VW’s MAN Sees 2015 Profit Drop on Costs for Truck Restructuring

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VW’s MAN Sees 2015 Profit Drop on Costs for Truck Restructuring

MAN is cutting about 1,800 jobs at its European commercial-vehicle operations, about 5 percent of its total workforce in the region

Photographer: Krisztian Bocsi/Bloomberg

MAN SE expects costs to reorganize its European truck and bus unit will significantly lower operating profit this year, as a recession in Brazil hits sales.

The Volkswagen AG unit swung to an operating loss of 19 million euros ($21 million) in the second quarter from a profit of 154 million euros a year earlier, after the company booked expenses of 170 million euros associated with reorganizing its European commercial-vehicle business, the Munich-based manufacturer said Tuesday in a statement. Orders fell 7 percent to 3.71 billion euros, burdened by weak demand at its Latin America unit.

“It is of course no easy task to initiate fundamental and cost-intensive measures to safeguard future growth in economically difficult times,” said Chief Executive Officer Georg Pachta-Reyhofen in the statement. “However, we are convinced that we have to act here and now to get MAN in shape for the future.”

MAN is cutting about 1,800 jobs at its European commercial-vehicle operations, about 5 percent of its total workforce in the region, to reduce costs and revive profit as South America’s economic woes weigh on the company. Daimler AG, the world’s biggest truckmaker, last week said the market in Brazil had halved because of the recession.

MAN shares fell 0.3 percent to 91.80 euros as of 9:28 a.m. in Frankfurt.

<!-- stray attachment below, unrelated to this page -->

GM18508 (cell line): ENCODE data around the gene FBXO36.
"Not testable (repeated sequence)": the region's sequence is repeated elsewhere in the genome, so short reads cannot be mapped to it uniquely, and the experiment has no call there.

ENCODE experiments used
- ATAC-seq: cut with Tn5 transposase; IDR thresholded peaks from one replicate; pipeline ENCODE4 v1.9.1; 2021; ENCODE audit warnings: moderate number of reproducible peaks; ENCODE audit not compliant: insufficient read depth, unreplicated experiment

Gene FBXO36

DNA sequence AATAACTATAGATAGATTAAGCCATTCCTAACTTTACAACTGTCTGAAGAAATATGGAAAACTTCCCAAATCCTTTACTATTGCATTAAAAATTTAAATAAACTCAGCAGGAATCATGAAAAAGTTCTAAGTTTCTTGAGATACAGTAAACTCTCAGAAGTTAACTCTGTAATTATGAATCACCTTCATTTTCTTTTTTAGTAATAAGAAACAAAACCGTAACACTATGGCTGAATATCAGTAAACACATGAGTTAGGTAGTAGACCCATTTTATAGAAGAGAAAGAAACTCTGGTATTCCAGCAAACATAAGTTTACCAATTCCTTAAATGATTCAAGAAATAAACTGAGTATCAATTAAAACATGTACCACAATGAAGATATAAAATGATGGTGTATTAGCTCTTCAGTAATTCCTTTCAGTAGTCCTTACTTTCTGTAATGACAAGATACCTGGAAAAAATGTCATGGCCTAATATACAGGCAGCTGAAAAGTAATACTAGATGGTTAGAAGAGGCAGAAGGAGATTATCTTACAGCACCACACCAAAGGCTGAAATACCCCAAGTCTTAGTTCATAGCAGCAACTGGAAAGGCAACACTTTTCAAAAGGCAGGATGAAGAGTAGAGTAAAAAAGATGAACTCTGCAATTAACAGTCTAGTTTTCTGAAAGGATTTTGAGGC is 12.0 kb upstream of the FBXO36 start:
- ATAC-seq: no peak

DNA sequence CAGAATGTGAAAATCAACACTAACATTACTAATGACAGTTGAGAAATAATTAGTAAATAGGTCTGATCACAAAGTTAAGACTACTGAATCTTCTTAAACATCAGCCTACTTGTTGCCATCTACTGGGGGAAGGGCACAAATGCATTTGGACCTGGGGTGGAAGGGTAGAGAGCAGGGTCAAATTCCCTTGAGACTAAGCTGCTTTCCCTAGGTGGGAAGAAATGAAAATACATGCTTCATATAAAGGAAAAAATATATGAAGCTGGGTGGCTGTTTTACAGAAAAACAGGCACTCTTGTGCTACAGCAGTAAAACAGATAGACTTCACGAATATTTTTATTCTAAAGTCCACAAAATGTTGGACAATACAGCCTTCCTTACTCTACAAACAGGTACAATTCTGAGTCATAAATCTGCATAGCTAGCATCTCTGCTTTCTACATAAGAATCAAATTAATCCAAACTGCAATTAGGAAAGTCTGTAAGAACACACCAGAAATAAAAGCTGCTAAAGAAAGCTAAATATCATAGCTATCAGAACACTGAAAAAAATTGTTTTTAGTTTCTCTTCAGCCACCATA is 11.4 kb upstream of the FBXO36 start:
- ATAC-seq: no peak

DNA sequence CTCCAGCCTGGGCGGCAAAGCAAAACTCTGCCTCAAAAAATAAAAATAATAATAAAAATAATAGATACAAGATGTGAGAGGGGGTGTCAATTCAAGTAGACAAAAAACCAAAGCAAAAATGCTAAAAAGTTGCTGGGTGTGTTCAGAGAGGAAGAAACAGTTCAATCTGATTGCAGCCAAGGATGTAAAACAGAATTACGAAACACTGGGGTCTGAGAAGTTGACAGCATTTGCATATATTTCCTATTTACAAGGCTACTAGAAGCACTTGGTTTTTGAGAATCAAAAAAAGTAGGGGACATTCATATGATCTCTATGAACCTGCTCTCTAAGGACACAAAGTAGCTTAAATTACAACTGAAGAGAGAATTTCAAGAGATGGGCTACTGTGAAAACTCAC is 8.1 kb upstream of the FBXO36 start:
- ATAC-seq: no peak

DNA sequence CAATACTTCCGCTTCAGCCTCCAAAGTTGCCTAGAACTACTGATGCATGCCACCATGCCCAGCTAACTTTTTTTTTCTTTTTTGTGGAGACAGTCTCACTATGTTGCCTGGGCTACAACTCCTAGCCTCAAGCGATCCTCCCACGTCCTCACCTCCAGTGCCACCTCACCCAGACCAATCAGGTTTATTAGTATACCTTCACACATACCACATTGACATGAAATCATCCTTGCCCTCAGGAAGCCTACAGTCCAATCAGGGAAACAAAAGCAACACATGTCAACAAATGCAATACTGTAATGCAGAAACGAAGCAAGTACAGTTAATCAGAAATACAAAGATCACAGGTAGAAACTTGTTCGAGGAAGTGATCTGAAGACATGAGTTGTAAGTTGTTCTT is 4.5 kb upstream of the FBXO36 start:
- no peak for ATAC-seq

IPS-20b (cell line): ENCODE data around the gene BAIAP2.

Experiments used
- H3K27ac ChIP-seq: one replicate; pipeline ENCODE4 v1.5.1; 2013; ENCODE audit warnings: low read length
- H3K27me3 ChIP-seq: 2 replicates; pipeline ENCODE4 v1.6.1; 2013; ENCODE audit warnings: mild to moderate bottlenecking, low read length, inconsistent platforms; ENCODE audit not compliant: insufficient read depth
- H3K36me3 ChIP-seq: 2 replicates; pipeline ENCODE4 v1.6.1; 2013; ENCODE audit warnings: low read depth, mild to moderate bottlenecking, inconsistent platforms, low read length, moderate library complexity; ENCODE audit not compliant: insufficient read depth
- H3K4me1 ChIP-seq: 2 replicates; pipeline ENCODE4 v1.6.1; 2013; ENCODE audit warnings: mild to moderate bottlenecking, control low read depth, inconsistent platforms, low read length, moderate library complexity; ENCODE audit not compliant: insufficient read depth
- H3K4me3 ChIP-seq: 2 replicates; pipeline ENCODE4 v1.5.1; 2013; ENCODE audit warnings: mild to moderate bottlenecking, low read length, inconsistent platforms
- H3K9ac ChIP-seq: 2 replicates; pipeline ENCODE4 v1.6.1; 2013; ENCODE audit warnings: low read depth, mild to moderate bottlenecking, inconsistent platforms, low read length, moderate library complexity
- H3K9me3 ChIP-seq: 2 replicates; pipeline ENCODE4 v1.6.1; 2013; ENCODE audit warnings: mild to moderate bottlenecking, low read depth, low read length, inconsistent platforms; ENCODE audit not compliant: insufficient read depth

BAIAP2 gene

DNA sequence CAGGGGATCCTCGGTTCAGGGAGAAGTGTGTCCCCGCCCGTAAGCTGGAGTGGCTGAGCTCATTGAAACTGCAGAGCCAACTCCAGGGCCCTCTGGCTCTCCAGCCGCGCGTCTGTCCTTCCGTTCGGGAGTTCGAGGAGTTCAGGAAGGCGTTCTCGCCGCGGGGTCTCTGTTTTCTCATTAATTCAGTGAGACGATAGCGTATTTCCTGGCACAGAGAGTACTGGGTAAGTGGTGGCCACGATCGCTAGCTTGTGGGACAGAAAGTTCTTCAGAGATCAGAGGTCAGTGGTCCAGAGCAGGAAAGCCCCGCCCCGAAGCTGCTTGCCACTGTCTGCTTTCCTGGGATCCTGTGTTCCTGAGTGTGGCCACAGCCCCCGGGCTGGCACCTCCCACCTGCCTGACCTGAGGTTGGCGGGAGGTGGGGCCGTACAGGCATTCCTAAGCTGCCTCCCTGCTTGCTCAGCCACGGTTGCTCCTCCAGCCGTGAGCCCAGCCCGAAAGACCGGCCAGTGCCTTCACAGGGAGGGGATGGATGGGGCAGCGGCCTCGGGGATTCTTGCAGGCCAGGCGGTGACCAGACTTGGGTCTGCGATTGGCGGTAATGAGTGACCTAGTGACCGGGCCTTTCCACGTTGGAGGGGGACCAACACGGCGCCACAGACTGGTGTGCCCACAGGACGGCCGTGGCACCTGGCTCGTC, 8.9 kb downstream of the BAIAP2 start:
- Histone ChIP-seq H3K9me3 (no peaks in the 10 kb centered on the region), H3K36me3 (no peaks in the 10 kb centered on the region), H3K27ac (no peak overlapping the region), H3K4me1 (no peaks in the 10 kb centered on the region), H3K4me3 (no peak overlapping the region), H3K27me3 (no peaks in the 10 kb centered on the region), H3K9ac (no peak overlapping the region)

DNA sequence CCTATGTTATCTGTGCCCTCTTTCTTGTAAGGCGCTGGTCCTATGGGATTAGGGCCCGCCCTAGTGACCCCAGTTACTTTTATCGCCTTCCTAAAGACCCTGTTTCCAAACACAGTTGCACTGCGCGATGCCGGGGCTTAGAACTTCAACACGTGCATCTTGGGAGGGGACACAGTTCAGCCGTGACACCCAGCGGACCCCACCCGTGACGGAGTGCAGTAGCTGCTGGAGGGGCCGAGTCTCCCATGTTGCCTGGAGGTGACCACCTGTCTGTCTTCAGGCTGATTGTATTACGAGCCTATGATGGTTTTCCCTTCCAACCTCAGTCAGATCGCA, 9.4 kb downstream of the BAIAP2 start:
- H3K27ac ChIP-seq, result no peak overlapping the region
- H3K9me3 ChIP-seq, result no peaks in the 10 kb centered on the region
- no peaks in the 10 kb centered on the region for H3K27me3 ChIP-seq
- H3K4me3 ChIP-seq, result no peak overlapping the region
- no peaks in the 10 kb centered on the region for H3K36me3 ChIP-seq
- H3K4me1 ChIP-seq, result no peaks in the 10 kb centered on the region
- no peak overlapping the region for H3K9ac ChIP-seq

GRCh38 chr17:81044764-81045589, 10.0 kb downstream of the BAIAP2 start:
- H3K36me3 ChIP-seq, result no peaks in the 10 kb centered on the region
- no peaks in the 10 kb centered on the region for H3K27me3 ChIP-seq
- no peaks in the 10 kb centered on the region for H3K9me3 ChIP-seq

Brazil Burden

The “tense” situation in Brazil continued to drag on MAN’s results, the company said, while the European market is growing again after weaker sales last year following pre-ordering of trucks ahead of tougher emissions standards.

An employee works on a cab unit for a MAN TGS truck.
An employee works on a cab unit for a MAN TGS truck.
Photographer: Krisztian Bocsi/Bloomberg

Europe’s third-biggest truckmaker forecast that its operating profit margin this year will be more than halved as restructuring costs drag down earnings and sales fall “slightly.” The company previously predicted “stable” earnings for 2015. Operating profit last year was 384 million euros with revenue of 15.3 billion euros.

Volkswagen has struggled to forge a heavy-truck business capable of challenging Daimler after acquiring control of MAN and Swedish counterpart Scania AB in recent years. The German automaker created a holding company this year to help drive joint development programs to cut costs.

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